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earlier years ``had ceased to be sufficiently proximate'' (per Barwick C.J. at ATC pp. 4065-4066; C.L.R. p. 188 in the A.G.C. (Advances) Ltd. case (ante)), with the consequence that they could not on the basis of proximity or of relevance fall for deduction in the years in issue. Certainly the expenses were not, to use the words of Dixon J. (as he then was) in the Amalgamated Zinc case (ante) at p. 309, incurred ``in the course of gaining or producing'' assessable income and they were, as Dixon J. said in the same case at p. 310, ``independent of the production of the income (and were) not (expenses) incurred in the course of its production''. It is relevant to note that, although the High Court in the A.G.C. (Advances) Ltd. case expressed certain reservations about the application of the Amalgamated Zinc decision, it did not overrule that decision but rather distinguished it on the basis that it was concerned with expenditure and not losses and that, unlike the High Court in the Amalgamated Zinc case and the decision therein, it was concerned with ``a business'' which on the facts found in the case before it had not ceased its income-producing activities. In the circumstances, we regard the decision in the Amalgamated Zinc case to be particularly apposite in the instant case.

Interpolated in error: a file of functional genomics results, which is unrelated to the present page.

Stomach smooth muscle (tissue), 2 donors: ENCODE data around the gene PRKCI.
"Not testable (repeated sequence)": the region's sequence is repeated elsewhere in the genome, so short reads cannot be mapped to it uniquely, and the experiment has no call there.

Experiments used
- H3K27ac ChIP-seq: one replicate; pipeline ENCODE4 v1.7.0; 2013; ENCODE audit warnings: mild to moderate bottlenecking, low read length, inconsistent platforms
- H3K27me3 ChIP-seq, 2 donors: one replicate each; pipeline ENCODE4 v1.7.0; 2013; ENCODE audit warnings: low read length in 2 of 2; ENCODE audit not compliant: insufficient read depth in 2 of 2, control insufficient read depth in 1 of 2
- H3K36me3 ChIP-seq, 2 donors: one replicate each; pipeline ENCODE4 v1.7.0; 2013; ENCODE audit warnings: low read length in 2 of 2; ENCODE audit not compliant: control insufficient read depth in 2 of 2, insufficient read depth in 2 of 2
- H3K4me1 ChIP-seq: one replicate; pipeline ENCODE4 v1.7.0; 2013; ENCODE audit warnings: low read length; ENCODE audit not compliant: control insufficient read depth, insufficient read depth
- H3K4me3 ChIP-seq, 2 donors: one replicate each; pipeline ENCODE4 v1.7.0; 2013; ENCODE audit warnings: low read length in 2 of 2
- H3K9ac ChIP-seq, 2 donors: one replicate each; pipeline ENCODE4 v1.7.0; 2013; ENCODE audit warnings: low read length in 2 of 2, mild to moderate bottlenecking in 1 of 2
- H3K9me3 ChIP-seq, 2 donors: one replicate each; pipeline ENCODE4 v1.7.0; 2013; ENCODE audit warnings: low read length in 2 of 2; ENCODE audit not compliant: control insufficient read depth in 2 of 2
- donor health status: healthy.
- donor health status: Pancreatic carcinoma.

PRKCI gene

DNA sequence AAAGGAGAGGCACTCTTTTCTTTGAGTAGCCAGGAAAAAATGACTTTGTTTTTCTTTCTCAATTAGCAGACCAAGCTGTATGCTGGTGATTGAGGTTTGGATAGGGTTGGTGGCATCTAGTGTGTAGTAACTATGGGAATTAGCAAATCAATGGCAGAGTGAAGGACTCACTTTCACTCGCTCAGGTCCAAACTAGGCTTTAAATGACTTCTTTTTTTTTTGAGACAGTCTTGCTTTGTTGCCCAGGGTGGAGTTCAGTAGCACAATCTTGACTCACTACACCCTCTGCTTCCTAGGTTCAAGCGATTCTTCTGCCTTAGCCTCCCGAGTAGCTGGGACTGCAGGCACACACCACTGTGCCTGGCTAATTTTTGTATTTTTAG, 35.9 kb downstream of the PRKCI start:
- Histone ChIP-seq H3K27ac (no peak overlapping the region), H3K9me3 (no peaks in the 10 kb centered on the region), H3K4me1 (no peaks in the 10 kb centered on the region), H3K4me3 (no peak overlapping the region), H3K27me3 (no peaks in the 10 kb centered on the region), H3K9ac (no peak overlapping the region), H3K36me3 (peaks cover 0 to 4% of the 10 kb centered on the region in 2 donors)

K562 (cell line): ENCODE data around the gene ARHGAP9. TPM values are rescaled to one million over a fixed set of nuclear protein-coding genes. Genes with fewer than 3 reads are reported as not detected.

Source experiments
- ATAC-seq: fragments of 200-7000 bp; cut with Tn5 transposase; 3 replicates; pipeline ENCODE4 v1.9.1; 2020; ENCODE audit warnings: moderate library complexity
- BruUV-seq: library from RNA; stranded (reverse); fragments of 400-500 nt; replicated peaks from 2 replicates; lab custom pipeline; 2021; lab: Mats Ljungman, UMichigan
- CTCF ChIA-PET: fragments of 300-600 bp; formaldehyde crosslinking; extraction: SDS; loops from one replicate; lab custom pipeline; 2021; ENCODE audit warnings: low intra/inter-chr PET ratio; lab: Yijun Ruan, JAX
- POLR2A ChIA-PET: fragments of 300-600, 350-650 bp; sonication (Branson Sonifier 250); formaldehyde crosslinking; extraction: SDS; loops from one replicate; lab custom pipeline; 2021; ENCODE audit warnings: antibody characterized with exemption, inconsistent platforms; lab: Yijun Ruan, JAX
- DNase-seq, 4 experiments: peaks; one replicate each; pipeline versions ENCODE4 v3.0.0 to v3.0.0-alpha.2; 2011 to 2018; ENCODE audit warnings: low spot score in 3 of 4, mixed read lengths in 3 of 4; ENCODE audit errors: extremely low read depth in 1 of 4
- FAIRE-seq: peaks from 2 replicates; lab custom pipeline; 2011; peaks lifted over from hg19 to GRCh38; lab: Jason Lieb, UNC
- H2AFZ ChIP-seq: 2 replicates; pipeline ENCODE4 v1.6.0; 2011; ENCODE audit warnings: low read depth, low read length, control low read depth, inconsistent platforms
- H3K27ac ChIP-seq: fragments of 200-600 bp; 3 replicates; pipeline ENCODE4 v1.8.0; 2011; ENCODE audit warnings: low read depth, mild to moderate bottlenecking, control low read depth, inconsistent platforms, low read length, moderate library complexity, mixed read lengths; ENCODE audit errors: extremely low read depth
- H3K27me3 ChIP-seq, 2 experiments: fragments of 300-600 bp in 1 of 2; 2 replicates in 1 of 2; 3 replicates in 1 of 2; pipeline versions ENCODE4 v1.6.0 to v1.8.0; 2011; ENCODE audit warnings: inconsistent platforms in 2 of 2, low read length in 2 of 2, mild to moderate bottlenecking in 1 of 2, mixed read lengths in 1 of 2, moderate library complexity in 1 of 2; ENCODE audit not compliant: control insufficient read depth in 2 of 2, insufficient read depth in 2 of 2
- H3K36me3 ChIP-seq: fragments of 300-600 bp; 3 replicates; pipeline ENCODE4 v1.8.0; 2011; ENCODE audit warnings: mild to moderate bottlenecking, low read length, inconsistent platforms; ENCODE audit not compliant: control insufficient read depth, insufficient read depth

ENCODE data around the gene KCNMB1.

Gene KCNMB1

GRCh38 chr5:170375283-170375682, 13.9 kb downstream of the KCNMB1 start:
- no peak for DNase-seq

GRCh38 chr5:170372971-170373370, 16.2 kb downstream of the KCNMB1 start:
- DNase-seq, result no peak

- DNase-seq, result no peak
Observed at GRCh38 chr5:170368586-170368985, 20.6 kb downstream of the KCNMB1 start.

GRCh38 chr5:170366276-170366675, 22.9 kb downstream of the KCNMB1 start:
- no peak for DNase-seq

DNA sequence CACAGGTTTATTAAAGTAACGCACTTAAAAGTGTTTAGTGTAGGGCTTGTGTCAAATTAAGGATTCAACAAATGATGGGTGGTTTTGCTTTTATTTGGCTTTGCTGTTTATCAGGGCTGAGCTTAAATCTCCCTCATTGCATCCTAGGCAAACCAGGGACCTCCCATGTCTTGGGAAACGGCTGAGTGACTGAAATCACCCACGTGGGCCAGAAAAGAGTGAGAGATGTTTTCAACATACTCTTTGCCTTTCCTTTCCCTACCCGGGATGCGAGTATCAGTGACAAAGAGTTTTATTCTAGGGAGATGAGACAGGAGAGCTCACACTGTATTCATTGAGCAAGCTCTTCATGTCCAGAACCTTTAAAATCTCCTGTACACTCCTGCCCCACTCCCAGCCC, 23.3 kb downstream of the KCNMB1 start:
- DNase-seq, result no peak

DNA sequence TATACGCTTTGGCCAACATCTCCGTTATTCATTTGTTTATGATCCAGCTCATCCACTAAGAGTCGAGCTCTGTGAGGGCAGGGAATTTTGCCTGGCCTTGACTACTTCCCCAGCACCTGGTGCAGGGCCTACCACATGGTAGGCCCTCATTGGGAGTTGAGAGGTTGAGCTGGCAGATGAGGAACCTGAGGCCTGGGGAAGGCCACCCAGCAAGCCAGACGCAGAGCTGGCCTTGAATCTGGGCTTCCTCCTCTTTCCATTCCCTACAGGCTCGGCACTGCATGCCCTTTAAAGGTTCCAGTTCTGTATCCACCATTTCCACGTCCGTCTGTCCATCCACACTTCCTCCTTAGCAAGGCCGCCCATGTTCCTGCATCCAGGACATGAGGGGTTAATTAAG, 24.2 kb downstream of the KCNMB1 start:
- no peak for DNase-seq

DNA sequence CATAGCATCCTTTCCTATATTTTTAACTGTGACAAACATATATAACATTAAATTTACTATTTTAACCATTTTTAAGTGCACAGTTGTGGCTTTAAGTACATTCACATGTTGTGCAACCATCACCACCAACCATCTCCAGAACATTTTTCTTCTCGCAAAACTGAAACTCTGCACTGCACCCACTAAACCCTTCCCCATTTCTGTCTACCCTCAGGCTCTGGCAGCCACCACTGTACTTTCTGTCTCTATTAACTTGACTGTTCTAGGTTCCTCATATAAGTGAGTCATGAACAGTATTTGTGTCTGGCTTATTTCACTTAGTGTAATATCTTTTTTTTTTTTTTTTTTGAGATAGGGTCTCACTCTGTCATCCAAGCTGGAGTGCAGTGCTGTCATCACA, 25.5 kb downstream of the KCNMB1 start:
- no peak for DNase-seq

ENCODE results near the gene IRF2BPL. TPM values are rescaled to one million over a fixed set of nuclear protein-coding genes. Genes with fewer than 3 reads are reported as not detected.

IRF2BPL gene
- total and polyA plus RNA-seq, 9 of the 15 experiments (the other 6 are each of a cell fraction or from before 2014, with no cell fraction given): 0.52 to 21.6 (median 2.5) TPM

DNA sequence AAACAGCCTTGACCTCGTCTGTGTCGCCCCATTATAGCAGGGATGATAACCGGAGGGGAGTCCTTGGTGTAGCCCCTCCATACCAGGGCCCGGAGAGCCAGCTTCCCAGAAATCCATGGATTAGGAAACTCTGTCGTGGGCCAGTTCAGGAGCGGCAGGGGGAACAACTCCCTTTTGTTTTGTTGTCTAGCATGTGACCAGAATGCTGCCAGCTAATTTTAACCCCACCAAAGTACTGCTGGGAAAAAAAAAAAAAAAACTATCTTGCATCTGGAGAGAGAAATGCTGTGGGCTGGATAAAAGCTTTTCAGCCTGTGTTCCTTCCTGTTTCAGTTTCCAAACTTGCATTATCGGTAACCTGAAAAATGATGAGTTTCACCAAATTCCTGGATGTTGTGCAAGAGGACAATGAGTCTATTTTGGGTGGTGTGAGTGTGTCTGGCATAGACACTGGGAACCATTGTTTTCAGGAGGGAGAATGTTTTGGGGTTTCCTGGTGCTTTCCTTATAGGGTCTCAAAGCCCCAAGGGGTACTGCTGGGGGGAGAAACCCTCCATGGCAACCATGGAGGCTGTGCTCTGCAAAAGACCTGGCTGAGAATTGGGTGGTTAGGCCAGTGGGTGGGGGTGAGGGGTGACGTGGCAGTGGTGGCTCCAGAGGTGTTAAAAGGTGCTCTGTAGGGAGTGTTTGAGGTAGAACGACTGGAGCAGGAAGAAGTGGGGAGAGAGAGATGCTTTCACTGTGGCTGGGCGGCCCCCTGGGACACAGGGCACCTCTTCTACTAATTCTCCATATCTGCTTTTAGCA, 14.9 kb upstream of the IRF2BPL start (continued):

15. The circumstances which gave rise to the expenditure in the case now before us appear to be somewhat unusual in that the taxpayer on at least two occasions is seen to be an initiator of, or, at least, a party to, a course of conduct which seemingly from most viewpoints could not have been undertaken in the best interests of X, Y or Z, or of any other company with which he may have been associated. At all events, it seems to us that the happenings which gave rise to the expenditure, irrespective of whether convictions were recorded against the taxpayer, could not be regarded as normally to be expected in ordinary business transactions or, as in the instant case, to be resorted to as a matter of course by a director or an employee working in the interests of his employer in the course of gaining or producing his personal assessable income. In these circumstances, we take the view that the expenses in issue were essentially private in character in that the need for them arose out of the taxpayer's actions above-mentioned and were incurred by him for the purposes of protecting his personal good name and reputation. Therefore, the expenses fall to be excluded as a deduction under sec. 51(1) by the proviso included therein.